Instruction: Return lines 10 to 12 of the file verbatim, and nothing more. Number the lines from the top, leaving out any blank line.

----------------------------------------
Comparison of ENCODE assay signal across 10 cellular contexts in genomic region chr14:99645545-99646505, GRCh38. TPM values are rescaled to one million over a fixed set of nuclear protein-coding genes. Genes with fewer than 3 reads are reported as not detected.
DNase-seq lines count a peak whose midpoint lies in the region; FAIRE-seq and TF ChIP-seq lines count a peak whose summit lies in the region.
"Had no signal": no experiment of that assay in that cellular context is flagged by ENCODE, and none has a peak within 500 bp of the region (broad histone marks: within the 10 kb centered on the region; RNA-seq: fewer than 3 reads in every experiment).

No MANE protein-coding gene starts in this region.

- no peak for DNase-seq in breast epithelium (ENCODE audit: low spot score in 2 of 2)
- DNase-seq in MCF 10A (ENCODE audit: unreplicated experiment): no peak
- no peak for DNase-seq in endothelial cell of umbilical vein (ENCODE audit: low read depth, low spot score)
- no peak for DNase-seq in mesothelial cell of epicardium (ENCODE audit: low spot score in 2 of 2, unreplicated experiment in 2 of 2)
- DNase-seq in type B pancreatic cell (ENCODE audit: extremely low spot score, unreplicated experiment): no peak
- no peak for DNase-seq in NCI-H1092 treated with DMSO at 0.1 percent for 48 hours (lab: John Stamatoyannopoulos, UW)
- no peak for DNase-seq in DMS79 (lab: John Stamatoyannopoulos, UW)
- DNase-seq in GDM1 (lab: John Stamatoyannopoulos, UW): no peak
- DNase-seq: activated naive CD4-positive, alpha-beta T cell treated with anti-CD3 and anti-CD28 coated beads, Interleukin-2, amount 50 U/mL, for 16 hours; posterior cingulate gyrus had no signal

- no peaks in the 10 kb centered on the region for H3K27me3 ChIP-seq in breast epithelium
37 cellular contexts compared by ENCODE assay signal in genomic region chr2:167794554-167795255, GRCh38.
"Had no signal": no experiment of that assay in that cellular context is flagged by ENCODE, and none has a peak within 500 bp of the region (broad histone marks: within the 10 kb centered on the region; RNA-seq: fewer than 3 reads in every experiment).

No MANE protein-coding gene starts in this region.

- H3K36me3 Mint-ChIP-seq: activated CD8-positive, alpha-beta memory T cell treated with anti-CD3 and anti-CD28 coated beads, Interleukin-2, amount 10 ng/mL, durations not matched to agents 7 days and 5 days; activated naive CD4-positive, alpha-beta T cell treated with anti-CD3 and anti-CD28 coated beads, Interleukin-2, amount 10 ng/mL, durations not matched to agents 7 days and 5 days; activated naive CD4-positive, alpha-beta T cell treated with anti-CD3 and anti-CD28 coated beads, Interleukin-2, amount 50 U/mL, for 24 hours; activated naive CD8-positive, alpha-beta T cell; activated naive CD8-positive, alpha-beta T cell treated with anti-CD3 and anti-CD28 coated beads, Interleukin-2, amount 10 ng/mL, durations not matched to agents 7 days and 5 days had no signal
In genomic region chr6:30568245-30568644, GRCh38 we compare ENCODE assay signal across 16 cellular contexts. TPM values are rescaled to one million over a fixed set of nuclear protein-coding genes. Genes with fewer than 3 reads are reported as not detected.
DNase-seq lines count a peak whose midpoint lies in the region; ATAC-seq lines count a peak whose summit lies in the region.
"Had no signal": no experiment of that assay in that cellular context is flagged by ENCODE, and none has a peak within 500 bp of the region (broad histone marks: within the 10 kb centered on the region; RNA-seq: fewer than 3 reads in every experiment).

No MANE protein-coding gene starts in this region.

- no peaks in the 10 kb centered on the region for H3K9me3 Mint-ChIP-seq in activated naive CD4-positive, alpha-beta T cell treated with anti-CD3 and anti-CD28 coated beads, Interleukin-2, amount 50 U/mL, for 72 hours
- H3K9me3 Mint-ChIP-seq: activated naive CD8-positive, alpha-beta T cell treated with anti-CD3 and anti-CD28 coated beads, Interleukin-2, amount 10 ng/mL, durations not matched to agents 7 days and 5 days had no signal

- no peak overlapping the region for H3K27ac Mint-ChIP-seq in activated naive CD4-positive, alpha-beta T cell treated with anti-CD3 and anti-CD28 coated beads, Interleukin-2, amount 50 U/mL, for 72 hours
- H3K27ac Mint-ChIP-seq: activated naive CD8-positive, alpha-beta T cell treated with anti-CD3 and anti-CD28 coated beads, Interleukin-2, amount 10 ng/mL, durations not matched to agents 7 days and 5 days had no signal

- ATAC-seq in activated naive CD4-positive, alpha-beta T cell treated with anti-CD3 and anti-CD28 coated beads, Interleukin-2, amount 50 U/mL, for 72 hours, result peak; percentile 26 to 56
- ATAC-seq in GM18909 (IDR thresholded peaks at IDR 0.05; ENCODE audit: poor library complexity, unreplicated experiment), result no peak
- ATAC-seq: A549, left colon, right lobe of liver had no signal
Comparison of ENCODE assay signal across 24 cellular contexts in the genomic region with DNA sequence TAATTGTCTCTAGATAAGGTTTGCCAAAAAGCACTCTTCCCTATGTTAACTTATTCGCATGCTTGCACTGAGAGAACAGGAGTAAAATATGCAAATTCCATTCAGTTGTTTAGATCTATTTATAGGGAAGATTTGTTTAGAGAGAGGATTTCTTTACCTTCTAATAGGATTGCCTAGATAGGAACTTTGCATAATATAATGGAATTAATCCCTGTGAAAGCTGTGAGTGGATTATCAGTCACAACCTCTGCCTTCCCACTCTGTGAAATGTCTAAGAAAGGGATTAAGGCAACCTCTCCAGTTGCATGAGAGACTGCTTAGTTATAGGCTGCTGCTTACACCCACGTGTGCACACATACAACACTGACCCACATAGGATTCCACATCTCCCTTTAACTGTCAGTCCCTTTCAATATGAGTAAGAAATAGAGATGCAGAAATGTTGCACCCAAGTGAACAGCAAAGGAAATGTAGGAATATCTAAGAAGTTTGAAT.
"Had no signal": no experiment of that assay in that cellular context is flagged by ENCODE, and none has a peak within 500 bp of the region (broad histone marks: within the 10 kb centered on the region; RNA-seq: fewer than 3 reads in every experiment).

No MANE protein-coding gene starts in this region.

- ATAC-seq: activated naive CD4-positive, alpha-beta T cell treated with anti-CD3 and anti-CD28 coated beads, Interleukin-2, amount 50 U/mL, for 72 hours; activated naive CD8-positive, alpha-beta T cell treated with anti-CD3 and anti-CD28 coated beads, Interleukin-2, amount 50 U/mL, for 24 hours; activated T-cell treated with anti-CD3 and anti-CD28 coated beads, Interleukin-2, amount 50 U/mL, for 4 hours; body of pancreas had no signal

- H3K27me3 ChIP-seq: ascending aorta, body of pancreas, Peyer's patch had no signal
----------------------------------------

- no peak for DNase-seq in NCI-H1092 treated with DMSO at 0.1 percent for 48 hours (lab: John Stamatoyannopoulos, UW)
- no peak for DNase-seq in DMS79 (lab: John Stamatoyannopoulos, UW)
- DNase-seq in GDM1 (lab: John Stamatoyannopoulos, UW): no peak